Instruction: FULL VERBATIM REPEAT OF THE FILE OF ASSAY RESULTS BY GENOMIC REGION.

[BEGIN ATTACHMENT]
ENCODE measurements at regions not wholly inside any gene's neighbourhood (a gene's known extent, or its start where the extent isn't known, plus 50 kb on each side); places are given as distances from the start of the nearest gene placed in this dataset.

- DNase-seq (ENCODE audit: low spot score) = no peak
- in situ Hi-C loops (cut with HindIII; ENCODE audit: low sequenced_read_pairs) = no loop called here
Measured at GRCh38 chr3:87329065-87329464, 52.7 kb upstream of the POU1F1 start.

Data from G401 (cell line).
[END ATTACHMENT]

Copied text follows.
ENCODE measurements at regions not wholly inside any gene's neighbourhood (a gene's known extent, or its start where the extent isn't known, plus 50 kb on each side); places are given as distances from the start of the nearest gene placed in this dataset.

- DNase-seq (ENCODE audit: low spot score) = no peak
- in situ Hi-C loops (cut with HindIII; ENCODE audit: low sequenced_read_pairs) = no loop called here
Measured at GRCh38 chr3:87329065-87329464, 52.7 kb upstream of the POU1F1 start.

Data from G401 (cell line).